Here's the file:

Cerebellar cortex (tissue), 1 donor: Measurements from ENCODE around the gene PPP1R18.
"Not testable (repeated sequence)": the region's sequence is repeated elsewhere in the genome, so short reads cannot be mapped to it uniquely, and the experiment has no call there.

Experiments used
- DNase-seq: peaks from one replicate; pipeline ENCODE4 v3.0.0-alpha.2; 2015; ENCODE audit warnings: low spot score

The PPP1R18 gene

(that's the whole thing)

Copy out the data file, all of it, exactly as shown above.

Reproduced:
Cerebellar cortex (tissue), 1 donor: Measurements from ENCODE around the gene PPP1R18.
"Not testable (repeated sequence)": the region's sequence is repeated elsewhere in the genome, so short reads cannot be mapped to it uniquely, and the experiment has no call there.

Experiments used
- DNase-seq: peaks from one replicate; pipeline ENCODE4 v3.0.0-alpha.2; 2015; ENCODE audit warnings: low spot score

The PPP1R18 gene